If you haven’t watched Episode Three of “Game of Thrones” Season Four (and intend to) stop reading this post now!!!
I won’t much discuss what occurred in “that scene” last night. But I will delve into writing or not writing scenes like it and what it does not only to the fans but those who bring the scene to Life.
Especially what happens when you give in to pressures of one sort or another to create controversy or “kick the show up a notch”.
What happened last night on “Game of Thrones” was clearly a rape. Not the first of the series. Unlikely to be the last.
What made it shocking were three elements. The first –- what occurred was not adapted from the underlying material on which “Game of Thrones” is based. That segment of the George R.R. Martin novels is excerpted above.
Now there’s nothing wrong (at least in my opinion) with diverging from the material being adapted from time to time. But when you go completely against what the original writer intended, you’re getting yourself into dangerous waters.
Doing a 180 on the original material commits one of those “Butterfly Effect” moments from which you can never find your way back because it results in having to re-shade everything both characters are involved in from that point forward –- and not only for them but a significant portion of the audience.
There are those in Martin’s fan base today swearing off both the series and HBO for good. And I have no doubt that a lot of them mean it. Seeing a beloved novel brought to the screen is exhilarating for many genre fans. Watching it changed to something it was not hollows that attachment irreparably.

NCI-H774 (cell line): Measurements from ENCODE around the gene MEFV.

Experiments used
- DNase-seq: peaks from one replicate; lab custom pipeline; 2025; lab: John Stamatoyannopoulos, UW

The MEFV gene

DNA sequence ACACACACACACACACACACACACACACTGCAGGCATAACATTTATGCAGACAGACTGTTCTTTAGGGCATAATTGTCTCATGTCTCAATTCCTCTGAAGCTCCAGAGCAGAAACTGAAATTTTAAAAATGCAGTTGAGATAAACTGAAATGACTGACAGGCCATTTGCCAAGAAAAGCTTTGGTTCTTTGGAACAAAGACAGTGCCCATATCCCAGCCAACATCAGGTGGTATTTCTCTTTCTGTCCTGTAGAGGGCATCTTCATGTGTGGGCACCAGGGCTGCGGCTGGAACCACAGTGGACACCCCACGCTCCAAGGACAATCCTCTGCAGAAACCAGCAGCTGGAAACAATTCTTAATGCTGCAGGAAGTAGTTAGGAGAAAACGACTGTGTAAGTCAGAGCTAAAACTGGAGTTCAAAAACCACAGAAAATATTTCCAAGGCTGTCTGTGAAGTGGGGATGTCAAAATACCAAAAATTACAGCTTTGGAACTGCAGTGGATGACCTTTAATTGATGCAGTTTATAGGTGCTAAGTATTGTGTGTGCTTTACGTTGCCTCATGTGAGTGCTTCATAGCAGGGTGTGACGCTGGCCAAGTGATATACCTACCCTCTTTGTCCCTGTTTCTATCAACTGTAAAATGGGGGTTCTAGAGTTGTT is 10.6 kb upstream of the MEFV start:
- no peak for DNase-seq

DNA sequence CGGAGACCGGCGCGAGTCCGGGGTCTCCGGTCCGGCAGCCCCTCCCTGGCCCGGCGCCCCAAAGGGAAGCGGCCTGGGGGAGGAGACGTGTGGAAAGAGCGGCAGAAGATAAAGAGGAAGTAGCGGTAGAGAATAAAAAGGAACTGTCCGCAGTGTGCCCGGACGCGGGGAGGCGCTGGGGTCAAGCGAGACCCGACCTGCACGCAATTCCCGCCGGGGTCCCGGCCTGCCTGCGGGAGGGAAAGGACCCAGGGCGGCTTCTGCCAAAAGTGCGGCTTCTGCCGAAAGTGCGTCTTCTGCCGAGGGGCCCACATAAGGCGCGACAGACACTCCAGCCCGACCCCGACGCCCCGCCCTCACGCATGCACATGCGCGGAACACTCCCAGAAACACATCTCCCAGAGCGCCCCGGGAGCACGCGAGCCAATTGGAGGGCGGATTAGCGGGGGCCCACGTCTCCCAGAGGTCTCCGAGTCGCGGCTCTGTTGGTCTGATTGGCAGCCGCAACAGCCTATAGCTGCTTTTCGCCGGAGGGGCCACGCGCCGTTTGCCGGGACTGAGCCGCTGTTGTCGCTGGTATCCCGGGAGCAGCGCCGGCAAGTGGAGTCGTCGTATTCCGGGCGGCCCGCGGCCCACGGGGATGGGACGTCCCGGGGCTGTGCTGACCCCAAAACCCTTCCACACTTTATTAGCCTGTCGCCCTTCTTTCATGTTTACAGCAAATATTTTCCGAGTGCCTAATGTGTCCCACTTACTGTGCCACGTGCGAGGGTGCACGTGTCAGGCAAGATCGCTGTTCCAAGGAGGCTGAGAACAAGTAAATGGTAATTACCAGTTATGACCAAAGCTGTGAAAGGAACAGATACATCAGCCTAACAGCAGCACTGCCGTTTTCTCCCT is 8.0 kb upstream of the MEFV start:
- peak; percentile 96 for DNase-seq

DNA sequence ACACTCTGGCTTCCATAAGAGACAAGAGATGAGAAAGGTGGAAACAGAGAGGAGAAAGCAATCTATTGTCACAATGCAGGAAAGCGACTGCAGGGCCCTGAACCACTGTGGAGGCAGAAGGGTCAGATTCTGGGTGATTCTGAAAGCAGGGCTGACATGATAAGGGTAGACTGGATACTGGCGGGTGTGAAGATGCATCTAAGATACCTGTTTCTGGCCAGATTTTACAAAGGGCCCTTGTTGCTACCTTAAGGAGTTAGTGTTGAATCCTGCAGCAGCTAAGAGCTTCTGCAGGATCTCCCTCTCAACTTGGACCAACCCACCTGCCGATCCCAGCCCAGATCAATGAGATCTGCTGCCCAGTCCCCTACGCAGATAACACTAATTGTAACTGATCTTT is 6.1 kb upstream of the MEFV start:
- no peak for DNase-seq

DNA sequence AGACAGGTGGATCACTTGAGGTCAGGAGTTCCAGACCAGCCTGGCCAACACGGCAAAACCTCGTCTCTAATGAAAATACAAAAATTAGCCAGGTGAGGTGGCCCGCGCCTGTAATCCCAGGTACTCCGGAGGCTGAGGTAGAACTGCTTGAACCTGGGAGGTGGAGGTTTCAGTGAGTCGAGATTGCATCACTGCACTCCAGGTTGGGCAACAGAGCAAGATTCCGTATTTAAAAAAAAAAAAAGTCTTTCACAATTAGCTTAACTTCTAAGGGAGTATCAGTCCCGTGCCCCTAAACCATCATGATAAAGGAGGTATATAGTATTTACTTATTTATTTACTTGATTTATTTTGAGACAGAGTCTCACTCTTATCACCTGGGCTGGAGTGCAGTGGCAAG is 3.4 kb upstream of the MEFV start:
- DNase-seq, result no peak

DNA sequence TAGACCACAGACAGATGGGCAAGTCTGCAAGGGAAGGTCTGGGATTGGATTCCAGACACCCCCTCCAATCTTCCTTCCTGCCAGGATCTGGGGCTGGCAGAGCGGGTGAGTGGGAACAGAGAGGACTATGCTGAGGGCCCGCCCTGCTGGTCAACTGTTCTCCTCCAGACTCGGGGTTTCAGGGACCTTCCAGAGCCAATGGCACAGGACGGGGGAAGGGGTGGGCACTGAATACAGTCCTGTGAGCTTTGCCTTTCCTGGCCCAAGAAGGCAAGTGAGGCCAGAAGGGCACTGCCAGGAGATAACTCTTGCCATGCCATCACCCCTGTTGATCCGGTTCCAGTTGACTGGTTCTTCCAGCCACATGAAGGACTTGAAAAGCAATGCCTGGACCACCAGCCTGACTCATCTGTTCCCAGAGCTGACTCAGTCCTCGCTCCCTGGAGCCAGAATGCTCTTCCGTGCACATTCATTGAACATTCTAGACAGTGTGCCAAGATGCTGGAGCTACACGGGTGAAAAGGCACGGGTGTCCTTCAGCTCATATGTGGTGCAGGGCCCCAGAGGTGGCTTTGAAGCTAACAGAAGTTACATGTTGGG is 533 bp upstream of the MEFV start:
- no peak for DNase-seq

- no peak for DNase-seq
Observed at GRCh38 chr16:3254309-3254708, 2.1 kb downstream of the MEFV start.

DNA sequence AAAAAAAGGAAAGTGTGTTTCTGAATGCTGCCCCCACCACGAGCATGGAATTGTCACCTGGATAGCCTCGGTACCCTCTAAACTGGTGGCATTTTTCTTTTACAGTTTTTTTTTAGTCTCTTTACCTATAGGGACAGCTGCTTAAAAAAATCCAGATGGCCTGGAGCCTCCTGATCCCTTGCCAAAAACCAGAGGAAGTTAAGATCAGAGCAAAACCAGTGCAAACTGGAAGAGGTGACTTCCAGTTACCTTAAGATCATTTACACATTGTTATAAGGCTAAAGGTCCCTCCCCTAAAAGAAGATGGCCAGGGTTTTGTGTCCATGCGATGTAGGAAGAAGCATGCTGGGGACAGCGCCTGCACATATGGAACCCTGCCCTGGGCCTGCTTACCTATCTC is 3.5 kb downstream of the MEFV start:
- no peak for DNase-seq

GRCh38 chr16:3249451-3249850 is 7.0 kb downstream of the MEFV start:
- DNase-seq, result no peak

They thought you cared, HBO. You mean it’s all just been about being “edgy”?
Secondly –- the scene was a complete betrayal of the male character involved and the actor who plays him.
No doubt the character (like many on “Game of Thrones”) has an irregular moral compass. But the psychic and physical damage which previous rapes or attempted rapes have caused him had – at least we were led to believe it had – transformed him into a much more sympathetic and complex character.
This morning that actor, stumbling badly to justify the scene in question to the press, has become an internet symbol of those guys who just don’t get it, that “No, doesn’t necessarily mean ‘no’…” and those other ill-conceived arguments that just get you digging yourself in so deep you can never get out.
He thought you cared, HBO. He thought you hired him for his ability to play moral complexity. You mean it’s all just been about making him “the last guy” we thought would do this?
And the icing on that is the way your PR people have left him twisting in the wind while your show runners maintain radio silence.
Which brings me to my final point –- there will no doubt be those titillated by what happened. The “Bitch deserved it!” crowd are as prevalent on Twitter today as the naysayers and accepting apologists willing to wait and see what the show’s writers and producers come up with next.